Uber, Dunelm, Dr. Martens: Everything that matters this morning

Good morning and welcome to Marketing Week’s round-up of the news that matters in the marketing world today.

Uber hit by $1.1bn loss in Q4

Uber made a loss of $1.1bn (£851m) in the fourth quarter of 2019, taking its total loss for the year to $8.5bn (£6.6bn).

This is in spite of strong growth elsewhere in the business in the final three months of the year. Revenue was up 37% year on year in Q4 to $4.1bn (£3.2bn), while gross booking rides grew 28% year on year to $18.1bn (£14bn) and the number of active users was up 22% year on year to 111 million.

Uber boss Dara Khosrowshahi says Uber aims to reach profitability in the final quarter of 2020 and that India remains an “exceptionally important” market.

“We recognise that the era of growth at all costs is over,” he says. “2019 was a transformational year for Uber and I’m gratified by our progress.”

Khosrowshahi adds: “In a world where investors increasingly demand not just growth, but profitable growth, we are well-positioned to win.”

READ MORE: Uber sees path to profit despite $1.1bn loss

Dunelm to sponsor First Dates

British home furnishings retailer Dunelm is sponsoring Channel 4’s 2020 series of First Dates, First Dates Hotel and First Dates Abroad, which returns to screens on 13 February.

Marking the first time Dunelm has sponsored Channel 4 content, the idents show home products experiencing “relatable” dating moments, similar to those that people do.

“The warmth, optimism and inclusivity of First Dates felt like a great match with out brand,” says Dunelm’s chief customer and digital officer, Leonie Foster. “Our aim at Dunelm is to help everyone create a home they love – and through First Dates, we will be able to introduce a new audience to our ranges in a fun and accessible way.”

The retailer has also acquired licensing rights for the programme as part of the deal. That will allow brand activation in-store, and the use of First Dates’s assets within sponsorship idents, online and social video content on the broadcaster’s social pages.

First Dates and First Dates Hotel was Channel 4’s second-biggest 10pm show in 2019, attracting an average audience of almost 2 million viewers per episode. This year First Dates is predicted to reach over 23 million adults and approximately 45% of 16- to 34-year-old female viewers.

Paramount partners with Snapchat for Sonic the Hedgehog

Paramount Pictures has partnered with Snapchat to create a Sonic The Hedgehog augmented reality lens ahead of the upcoming release of the film.

London’s Tower Bridge has been transformed into a Snapchat Landmarker for the first time, with the gamified lens setting Snapchat users the task of gathering as many golden rings as possible before Sonic appears on the bridge.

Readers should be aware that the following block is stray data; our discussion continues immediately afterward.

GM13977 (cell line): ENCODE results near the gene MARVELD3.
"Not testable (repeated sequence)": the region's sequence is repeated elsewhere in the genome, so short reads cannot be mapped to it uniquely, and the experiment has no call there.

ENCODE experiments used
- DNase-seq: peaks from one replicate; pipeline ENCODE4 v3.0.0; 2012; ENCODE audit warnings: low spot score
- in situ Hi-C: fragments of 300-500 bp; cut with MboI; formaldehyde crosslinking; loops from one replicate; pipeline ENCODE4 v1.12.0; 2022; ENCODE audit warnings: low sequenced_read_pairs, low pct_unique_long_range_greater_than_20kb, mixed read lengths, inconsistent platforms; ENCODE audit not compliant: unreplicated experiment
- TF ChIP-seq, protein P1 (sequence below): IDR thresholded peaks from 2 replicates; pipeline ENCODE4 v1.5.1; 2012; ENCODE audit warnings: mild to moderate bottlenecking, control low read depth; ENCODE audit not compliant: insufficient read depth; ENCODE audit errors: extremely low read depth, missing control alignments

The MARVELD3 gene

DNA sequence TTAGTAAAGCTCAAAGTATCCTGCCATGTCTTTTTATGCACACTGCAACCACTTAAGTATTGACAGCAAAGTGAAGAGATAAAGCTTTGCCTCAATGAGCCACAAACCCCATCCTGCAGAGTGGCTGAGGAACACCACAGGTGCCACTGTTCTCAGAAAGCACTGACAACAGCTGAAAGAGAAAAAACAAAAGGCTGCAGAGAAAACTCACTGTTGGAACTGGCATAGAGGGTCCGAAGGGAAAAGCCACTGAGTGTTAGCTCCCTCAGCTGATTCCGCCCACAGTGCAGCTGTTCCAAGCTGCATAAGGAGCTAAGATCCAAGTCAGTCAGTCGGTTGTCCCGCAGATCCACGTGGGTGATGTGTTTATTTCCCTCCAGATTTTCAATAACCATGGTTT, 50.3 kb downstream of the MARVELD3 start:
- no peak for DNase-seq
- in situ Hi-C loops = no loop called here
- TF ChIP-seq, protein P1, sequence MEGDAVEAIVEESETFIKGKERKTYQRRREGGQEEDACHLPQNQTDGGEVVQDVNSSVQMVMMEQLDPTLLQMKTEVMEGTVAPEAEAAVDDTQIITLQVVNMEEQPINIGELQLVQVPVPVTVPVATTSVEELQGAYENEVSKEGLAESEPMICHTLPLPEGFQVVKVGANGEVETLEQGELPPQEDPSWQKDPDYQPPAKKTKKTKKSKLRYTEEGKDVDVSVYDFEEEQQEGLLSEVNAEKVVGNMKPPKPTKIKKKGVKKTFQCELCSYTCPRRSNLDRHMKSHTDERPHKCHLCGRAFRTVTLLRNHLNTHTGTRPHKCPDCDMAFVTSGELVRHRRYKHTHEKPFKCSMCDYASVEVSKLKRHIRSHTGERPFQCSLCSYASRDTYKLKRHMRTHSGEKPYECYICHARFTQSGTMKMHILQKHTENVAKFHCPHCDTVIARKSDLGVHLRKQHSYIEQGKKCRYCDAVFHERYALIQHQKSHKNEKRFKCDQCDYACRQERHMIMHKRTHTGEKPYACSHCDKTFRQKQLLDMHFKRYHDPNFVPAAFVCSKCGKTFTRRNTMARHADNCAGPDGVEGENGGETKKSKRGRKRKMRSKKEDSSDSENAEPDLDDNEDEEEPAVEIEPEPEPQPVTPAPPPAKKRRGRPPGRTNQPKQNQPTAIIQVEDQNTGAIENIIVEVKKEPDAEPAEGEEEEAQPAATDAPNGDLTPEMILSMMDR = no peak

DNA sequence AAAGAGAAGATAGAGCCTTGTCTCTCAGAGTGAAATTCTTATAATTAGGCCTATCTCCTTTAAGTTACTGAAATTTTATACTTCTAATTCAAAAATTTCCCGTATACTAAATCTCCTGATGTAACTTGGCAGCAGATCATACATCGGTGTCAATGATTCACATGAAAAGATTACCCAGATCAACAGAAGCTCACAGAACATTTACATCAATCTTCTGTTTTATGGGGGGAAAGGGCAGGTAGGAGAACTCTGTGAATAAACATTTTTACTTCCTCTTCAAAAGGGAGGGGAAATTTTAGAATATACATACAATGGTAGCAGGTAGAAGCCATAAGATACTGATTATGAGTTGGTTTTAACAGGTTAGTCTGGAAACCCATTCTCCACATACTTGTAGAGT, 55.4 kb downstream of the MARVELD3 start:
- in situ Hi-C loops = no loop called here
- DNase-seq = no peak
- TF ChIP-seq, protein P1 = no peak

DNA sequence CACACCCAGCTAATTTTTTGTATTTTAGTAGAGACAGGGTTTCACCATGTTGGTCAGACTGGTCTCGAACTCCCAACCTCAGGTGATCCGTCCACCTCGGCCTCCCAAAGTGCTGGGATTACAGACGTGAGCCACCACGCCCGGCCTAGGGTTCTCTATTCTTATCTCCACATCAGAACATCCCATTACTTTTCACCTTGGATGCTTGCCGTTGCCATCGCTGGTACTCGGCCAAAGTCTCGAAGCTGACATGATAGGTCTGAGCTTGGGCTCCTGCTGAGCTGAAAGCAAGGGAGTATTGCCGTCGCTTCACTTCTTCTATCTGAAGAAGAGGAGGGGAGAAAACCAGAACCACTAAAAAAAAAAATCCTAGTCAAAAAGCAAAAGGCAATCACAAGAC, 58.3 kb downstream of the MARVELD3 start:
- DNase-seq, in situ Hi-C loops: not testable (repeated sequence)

Sonic will also make an appearance at London’s Natural History Museum, the Eiffel Tower in Paris, the Brandenburg Gate in Germany, The Flatiron Building in New York and the Chinese Theatre in LA.

Snapchat users outside of these cities will also have access to a Sonic-themed, gamified lens, which will allow them to swipe up to book tickets or watch a video.

“This collaboration really captures the theme of friendship that is at the heart of this movie, and we are thrilled this campaign marks the first time that Tower Bridge has been transformed into a Snapchat Landmarker,” says Mary Daily, Paramount’s co-president of worldwide marketing and distribution.

“As a platform, Snapchat is founded on the idea of creating and sharing with your friends, and it’s exciting that Sonic is able to share his global adventures directly with Snapchatters around the world”.

Dr. Martens focuses on self-expression in Tough As You campaign

Dr. Martens has launched the next iteration of its Tough as You campaign and is asking its community to share their own interpretation of toughness in 2020.

The campaign, created by creative agency We Are Social, launches with a one-minute film featuring four contributors – grime punk musician Bob Vylan, body-positive activist Lotte Van Eijk, rock band Naked Giants and model Avie Acosta – who have all been chosen because of the “powerful message of resilience” Dr. Martens believes they spread every day.

To help bring Dr. Martens’s consumers to the forefront of the campaign, each digital element will contain a call-to-action posing the question: ‘what does tough mean to you?’

“Looking back on six decades of Dr. Martens and youth culture, we identified four stories which are manifesting themselves in new ways in 2020,” explains Dr. Martens’s global marketing director, Andrea Moore.

“Our contributors, all of whom are already Docs wearers, inspire others to be resilient every day. Posing the question of ‘what does tough mean to you?’ we’re aiming to show the commonalities across our global communities and inspire people to have the courage to do what they want to do.”

The film will be supported by digital display and out-of-home advertising, as well as cut down film assets of the individual contributors’s stories on social.

Eurostar’s ostrich returns to TV

Eurostar has launched the next phase of its ‘You see more when you don’t fly’ campaign, which aims to reinforce the benefits of travelling by train while encouraging travellers to choose Eurostar destinations.

The campaign includes two 30-second spots. The UK version shows the ostrich ambling through a Parisian market. For French, Belgium and Dutch audiences, the advert is set in a punk exhibition at a London gallery.

“The latest phase of our campaign reinforces the benefits of travelling by Eurostar – taking customers to the city centre and allowing them to see more on the journey and see more when they arrive,” says Eurostar’s customer engagement director, Richard Sherwood.

“The new TVCs have a bold and refreshing feel which reflects a return to our challenger brand routes as we remind audiences that high-speed rail is a fast and relaxing way to travel.”